Just like love languages, we all communicate in different ways — the way one person feels comfortable sharing, or what makes someone feels heard, is far from universal. If you’re struggling with how to make a partner feel heard, or important people in your life give you feedback that they wish you listened more, a mismatch of communication styles might be at play. It can be hurtful to hear that others aren’t reading you as emotionally present, especially when you actually feel very invested in them and their wellbeing! Here are a few ways to signal your interest in and empathy for what others share with you, and enhance your loved ones’ feelings of connection and care when they open up to you and work on being vulnerable.
1. Ask questions
It can sound counterintuitive to ask questions when we’re supposed to be listening — doesn’t that mean we’re talking over them? If you’re asking the right questions, it can actually have the opposite effect, inviting them to share more and get further into the issue. When we feel we’re listening most intently, it can feel to our loved one that we’re disengaged or thinking about something else — asking questions shows that we’re actively listening and actually want even more information.
Asking questions can look like inquiring for more detail or context — “Wait, so this was the same Lisa that you met at the holiday party in January?” — or confirming important parts of the issue — “and this is AFTER he told you that you couldn’t invoice for any more overtime, right?” These show that you’re listening and connecting the pieces as someone shares, and you’re motivated to assign everything the correct weight and context; you can think of it almost like making notes in the margins or leaving post-its in a book that matters to you. Questions can also gently invite your loved one to share further or get more vulnerable: “Wow, he actually said that? How did you feel?” or “That’s unbelievable — would you have ever imagined that could happen?”
2. Explicitly affirm
Sharing often feels vulnerable, and when you’re watching someone’s impassive face while you speak, it’s easy to imagine that they’re bored, spacing out, or annoyed with you. (If you’ve ever been out with a group of new people and agonized once you got home about whether you talked too much or took up too much space, or had to give a Zoom presentation with everyone else’s camera off, you know the feeling.) When we hear nothing from our audience, it’s easy to imagine the worst-case scenario — like that they don’t care.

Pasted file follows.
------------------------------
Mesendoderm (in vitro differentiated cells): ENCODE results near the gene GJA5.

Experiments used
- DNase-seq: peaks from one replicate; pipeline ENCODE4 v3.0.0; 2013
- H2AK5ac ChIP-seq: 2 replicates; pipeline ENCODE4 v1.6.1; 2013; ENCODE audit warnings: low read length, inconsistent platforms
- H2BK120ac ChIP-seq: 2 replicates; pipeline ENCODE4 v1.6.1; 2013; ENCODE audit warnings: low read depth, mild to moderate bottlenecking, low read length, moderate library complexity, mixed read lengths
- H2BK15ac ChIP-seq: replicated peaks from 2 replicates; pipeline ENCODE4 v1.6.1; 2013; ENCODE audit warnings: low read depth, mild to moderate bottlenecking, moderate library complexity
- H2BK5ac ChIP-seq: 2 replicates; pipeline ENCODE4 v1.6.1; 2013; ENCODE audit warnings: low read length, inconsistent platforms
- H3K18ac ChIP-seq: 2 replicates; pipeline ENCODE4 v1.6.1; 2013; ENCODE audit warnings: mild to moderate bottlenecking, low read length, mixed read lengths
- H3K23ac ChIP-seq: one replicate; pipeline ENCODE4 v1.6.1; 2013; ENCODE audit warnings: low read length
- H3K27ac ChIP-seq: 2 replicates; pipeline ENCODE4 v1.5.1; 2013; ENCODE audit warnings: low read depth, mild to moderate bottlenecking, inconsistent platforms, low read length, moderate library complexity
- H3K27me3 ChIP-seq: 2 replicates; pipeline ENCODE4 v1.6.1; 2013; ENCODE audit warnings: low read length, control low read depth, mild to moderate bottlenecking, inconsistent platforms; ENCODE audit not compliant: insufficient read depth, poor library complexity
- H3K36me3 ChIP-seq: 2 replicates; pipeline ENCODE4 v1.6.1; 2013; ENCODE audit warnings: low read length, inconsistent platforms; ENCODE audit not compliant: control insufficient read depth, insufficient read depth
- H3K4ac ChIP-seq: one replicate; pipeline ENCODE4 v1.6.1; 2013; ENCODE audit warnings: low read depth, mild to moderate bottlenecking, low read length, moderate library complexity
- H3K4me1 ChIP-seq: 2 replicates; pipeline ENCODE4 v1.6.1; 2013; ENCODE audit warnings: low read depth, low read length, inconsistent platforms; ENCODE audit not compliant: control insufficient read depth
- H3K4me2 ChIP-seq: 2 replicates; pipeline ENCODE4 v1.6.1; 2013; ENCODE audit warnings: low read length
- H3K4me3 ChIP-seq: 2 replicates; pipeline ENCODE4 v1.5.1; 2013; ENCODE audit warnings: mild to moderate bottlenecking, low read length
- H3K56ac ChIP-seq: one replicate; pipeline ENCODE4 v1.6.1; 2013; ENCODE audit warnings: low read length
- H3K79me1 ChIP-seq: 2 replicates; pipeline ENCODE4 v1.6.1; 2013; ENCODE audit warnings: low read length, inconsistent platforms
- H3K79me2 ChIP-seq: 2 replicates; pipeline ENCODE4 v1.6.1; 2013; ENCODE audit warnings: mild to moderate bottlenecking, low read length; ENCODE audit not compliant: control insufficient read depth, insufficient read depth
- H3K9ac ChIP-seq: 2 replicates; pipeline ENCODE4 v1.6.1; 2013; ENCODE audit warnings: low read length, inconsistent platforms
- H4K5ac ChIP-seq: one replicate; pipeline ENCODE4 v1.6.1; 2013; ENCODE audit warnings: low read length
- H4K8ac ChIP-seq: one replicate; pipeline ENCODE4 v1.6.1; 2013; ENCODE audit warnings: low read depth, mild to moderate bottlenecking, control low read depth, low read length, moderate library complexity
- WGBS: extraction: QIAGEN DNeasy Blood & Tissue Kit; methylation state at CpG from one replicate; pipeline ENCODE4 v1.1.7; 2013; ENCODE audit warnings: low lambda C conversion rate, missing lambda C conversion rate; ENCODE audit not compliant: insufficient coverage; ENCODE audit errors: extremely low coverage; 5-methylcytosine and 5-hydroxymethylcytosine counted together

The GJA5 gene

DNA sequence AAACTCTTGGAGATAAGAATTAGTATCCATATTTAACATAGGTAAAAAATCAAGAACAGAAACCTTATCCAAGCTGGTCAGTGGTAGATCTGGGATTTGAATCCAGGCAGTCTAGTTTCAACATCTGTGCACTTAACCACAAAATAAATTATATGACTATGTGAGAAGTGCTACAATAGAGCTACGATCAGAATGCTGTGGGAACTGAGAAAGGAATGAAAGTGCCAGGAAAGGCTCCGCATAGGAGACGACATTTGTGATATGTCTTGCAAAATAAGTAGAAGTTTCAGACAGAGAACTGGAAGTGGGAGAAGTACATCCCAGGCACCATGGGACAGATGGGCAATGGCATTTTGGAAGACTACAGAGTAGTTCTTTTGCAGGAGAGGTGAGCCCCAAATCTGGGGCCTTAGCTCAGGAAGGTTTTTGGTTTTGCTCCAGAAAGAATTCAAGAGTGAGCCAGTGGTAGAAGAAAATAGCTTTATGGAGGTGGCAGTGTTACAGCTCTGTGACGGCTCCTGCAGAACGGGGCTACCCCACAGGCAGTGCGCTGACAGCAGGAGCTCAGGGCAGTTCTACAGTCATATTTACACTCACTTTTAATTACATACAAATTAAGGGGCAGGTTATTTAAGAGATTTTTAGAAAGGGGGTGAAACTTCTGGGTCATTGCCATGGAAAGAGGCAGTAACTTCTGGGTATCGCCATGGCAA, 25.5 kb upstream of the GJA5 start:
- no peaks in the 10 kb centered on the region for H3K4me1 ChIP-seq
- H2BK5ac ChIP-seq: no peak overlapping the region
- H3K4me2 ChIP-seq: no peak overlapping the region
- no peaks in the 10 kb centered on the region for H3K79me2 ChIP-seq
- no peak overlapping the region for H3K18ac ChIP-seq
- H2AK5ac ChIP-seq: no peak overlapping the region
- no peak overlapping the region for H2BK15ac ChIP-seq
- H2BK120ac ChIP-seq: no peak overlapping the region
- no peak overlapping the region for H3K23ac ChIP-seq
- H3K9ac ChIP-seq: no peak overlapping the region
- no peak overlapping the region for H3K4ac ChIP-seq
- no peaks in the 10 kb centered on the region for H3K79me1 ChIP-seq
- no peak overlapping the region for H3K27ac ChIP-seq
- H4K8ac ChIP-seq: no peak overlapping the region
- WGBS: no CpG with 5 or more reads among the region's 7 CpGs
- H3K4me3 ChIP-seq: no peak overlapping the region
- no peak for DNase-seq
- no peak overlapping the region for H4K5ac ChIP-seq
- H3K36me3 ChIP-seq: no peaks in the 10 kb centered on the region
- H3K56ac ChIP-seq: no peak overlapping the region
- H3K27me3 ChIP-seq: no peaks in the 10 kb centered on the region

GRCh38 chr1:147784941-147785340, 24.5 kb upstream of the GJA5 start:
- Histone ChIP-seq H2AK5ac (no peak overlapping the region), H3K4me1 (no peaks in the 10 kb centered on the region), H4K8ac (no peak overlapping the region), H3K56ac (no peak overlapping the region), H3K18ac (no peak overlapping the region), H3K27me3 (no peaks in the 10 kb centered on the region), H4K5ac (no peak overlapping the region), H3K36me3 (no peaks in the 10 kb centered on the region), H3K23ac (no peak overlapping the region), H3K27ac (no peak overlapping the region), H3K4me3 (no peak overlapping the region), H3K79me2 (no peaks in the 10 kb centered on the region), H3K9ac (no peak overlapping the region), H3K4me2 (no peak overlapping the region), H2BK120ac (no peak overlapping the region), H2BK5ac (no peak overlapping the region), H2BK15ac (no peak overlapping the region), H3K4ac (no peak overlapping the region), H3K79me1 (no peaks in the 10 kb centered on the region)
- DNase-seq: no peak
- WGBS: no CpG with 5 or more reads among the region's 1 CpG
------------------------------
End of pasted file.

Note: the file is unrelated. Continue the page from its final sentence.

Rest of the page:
One way to prevent this is to explicitly name and respond to what we’re hearing — you may have heard this described as “rephrasing things back to them” when you’re listening to someone, but another way to think of it is just affirming that you’ve heard them and care. This happens much more naturally in our speech than it sounds; it just means naming the person’s experience with emotional context to show that we’re internalizing it and responding to it. You can affirm someone’s experience about being cut off dangerously in traffic with something like “Right on the onramp to 35? Without even signaling? That’s crazy!” In a more personal or intimate context, someone sharing that something you did hurt them could be responded to like “wow, so when I was late to dinner, you thought I had totally forgotten we even had a date — yeah, that would be so awful!”
3. Offer emotional mirroring
One thing many of us struggle with when it comes to relating to others’ personal experiences is being able to tell when we’re relating in a comforting way, and when we’re actually making someone else’s feelings about us. One way to think of this is to pay attention to whether you’re talking about an internal shared experience or an external one. If a friend is relating a fight she had with her partner, sharing the details of a fight you had with a partner might indeed feel like you’re not centering your friend’s experience.
However, if you can think through the external details of both your friend’s experience and your own and look more at the emotional core of how it impacted you, that can be a really affirming and empathetic place to connect that validates how your friend is feeling and reassuring them that they aren’t alone. In practice, this looks like avoiding saying “I know what you mean, Taylor and I fight about money all the time, we actually just had a huge fight about it last month and I went to go stay at my mom’s” and instead of saying something more like this: “It sounds like you felt really helpless, and were extra frustrated because they brought up such a big money issue right before rent was due — I know when Taylor and I have fights about money, I always get way more upset about it than I do about other topics because I start thinking about what will happen if I can’t pay my bills.”